Volume 40, Issue 2, 2018
Special Issue: The African University
To Winnie Madikizela-Mandela and Samir Amin, in memoriam.
Table of Contents
In this paper, I argue that our conception of knowledge cannot be separated from the bodies that are involved in its creation. Resisting the decolonization of the curriculum and how we come to know goes cheek by jowl with which bodies are acceptable and which are unpalatable in higher education. It is not just particular knowledges that are therefore reviled but black bodies that signify those knowledges—that have to fight to belong or are ejected. The paper focuses on critical moments when high-profile black bodies have faced expulsion from the Universities of Cape Town, Witwatersrand, and North-West to illustrate the relationship between what I term “reviled bodies” and “knowledges” in higher education. It suggests that it is no coincidence that “recalcitrant” black bodies are expelled from those universities that assign no value to indigenous ways of knowing. Finally, the paper posits that geo- and body politics of scholarship should be advanced to ensure that Southern and black bodies are at the center of the academy.
Drawing from decolonizing scholarships that call for a reorientation of knowledge-making that is more inclusive and reflective of oral modes of communication, this article takes the form of a performance autoethnography between two friends. This approach allows a rich complexity of subjects to emerge—from “decolonizing” pedagogies and curricula to university administration and the geopolitics of knowledge globally—at the same time that we retain a specific attention to our university in Jimma, Ethiopia. Our intention is to challenge conventional academic modes of writing through a contextualization of the contemporary struggles that young professors face while teaching in semi-rural Ethiopian universities. Although our discussions reflect our personal struggles, they are reflective of larger general trends in Ethiopian higher education. Academics working on the African continent often confront intersecting material, ideological, linguistic, financial, and political factors that work to exclude African knowledges from global or transnational knowledge exchanges. Our conversation allows us to reflect on the broad tapestry of the current moment, including interactions with administrative staff, violent histories of knowledge colonization, racial and gendered politics, the potential for social science knowledges for social justice, and more.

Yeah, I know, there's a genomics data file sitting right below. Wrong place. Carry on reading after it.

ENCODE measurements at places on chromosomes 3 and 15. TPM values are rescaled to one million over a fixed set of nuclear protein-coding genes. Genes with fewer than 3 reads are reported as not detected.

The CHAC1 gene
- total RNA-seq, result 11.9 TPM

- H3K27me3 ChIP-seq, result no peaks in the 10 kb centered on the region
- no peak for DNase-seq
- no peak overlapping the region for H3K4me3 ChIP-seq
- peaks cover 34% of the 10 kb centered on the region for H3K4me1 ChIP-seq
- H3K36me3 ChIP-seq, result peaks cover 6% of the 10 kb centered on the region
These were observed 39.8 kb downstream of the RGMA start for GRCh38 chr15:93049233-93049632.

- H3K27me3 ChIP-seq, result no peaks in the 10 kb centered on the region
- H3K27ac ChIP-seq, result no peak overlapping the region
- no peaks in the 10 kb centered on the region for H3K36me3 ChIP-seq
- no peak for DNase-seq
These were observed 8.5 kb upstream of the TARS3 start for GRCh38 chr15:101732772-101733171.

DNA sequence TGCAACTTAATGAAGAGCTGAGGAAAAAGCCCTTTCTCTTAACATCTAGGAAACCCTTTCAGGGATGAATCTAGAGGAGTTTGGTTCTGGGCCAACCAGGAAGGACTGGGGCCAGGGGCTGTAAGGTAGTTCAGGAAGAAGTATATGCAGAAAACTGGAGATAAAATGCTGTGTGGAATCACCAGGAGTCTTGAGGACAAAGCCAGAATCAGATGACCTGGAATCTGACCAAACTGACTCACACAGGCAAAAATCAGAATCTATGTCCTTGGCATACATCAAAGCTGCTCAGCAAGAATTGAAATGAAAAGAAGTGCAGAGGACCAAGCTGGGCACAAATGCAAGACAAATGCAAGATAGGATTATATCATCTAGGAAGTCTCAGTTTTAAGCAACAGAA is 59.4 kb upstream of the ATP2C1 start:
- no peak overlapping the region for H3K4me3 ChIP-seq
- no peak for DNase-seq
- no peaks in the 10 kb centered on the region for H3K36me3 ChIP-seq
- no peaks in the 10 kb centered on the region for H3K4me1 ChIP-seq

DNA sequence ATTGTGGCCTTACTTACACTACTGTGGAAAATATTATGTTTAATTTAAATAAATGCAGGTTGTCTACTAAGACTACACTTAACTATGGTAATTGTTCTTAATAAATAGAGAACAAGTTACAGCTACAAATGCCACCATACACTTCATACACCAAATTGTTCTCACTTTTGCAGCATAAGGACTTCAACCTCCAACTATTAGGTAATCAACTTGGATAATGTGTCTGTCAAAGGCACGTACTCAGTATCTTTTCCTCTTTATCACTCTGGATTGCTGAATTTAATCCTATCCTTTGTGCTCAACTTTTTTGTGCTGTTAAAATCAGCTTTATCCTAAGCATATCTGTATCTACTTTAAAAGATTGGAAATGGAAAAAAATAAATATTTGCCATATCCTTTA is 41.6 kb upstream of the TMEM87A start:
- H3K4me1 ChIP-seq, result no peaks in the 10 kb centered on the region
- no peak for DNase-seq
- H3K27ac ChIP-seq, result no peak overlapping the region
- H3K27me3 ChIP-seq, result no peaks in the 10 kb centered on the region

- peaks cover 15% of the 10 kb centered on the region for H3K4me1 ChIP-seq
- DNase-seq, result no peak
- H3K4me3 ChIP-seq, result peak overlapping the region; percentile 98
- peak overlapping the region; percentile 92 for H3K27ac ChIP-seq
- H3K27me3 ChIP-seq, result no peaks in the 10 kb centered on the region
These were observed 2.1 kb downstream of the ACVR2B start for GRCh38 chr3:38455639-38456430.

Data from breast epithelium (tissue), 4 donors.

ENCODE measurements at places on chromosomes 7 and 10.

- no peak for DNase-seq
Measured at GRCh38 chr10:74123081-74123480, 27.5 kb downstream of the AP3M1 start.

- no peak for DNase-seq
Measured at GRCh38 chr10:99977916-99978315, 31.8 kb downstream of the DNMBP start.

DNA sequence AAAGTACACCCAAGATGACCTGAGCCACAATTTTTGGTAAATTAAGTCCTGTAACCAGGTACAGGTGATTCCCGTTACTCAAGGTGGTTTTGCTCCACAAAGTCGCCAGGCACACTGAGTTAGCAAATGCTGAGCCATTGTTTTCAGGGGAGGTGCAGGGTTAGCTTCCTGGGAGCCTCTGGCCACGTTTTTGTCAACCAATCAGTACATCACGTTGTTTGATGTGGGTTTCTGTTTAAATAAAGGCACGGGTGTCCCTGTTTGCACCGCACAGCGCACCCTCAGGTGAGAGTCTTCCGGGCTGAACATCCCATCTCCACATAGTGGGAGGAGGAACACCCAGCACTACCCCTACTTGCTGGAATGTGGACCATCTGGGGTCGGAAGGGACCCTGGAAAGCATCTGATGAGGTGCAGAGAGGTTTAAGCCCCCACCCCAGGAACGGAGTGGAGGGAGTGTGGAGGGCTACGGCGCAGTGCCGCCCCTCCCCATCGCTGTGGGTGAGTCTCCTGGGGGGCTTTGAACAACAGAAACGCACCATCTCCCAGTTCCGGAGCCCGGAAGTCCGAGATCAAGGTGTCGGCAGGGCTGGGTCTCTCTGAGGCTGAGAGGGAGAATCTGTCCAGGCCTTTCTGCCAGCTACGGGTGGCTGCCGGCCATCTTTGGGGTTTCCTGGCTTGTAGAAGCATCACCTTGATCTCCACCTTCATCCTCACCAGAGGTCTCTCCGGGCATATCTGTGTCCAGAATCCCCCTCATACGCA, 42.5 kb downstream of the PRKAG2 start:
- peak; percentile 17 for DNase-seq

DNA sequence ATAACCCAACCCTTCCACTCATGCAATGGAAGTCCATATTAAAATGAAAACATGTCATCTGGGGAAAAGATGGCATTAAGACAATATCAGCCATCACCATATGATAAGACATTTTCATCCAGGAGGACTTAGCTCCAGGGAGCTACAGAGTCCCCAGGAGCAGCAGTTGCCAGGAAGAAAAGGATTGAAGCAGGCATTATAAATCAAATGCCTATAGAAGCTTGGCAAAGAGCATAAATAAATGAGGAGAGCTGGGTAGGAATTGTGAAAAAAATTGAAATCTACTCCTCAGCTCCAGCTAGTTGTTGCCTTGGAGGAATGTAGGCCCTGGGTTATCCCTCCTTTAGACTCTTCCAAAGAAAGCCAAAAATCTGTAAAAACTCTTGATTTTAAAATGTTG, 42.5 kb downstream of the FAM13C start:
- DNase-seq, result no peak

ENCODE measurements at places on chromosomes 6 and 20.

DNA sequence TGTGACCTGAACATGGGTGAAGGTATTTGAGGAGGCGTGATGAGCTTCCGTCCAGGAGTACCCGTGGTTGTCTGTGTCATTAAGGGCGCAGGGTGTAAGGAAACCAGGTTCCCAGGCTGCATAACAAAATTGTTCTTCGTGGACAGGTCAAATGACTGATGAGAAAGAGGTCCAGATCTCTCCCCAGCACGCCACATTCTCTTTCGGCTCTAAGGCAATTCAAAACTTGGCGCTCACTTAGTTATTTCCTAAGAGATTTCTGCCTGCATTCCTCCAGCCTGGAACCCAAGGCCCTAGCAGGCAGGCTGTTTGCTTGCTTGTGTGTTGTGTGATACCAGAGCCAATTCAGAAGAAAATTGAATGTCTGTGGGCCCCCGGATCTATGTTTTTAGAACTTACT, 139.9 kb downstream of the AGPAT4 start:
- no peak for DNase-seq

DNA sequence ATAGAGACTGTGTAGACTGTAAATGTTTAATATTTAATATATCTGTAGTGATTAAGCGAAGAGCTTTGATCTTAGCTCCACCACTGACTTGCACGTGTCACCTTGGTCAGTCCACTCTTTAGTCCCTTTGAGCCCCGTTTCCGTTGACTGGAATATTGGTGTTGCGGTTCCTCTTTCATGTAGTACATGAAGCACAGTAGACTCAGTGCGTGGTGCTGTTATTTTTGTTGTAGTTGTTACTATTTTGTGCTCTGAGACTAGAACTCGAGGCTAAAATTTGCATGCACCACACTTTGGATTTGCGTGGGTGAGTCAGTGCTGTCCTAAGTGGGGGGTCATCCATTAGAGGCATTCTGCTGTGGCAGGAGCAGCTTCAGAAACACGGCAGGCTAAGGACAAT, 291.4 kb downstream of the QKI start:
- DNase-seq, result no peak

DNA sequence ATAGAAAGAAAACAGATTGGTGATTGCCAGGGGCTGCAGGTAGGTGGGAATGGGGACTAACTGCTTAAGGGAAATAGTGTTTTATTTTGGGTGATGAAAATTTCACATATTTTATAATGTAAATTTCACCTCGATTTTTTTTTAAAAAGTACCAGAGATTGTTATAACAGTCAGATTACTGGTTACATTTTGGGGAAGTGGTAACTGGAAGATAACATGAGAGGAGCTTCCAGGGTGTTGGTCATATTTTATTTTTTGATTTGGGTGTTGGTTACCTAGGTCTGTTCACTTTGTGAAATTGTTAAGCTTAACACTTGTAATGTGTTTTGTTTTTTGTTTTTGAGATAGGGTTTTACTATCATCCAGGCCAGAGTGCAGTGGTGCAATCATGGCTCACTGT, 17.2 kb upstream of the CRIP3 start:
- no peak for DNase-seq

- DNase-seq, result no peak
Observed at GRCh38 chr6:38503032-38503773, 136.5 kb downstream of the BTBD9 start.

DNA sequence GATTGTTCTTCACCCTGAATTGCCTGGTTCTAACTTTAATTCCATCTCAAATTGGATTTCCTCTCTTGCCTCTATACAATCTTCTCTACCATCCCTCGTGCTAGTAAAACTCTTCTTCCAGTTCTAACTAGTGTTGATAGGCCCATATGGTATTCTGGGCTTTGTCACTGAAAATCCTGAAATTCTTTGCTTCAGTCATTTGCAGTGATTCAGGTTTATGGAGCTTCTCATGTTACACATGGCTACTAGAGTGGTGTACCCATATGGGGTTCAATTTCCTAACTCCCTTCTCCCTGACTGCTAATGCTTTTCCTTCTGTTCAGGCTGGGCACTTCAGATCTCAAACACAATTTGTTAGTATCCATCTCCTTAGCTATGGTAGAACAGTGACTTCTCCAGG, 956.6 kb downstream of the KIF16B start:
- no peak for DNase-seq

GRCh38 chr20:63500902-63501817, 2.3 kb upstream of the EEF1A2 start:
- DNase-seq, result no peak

The colonial and apartheid knowledge systems and Eurocentrism have not been sufficiently questioned, let alone transformed, during the first two decades of democracy in South Africa. The movement to decolonize higher education was launched by students in 2015. The fact that the students are at the forefront of the campaign for decolonization and not the university leaders, academics, and administrators tells a lot about the state of higher education in post-apartheid South Africa and the continued maintenance of the hegemonic status quo when it comes to the knowledge, teaching, learning, and research at the country’s universities. Decolonization of knowledge is crucial in order to rewrite histories, reassert the dignity of the oppressed and refocus the knowledge production and worldviews for the sake of the present and the future of the country and its people, as well as the rest of the African continent. The dismantling of the ‘pedagogy of big lies’ rooted in colonialism and apartheid will require a complete reconstruction of the epistemological model. The decolonized curriculum must place South Africa and Africa in the center of teaching, learning, and research and incorporate the epistemic perspectives, knowledge and thinking from the African continent and the global South and place them on an equal footing with the currently hegemonic Eurocentric canon.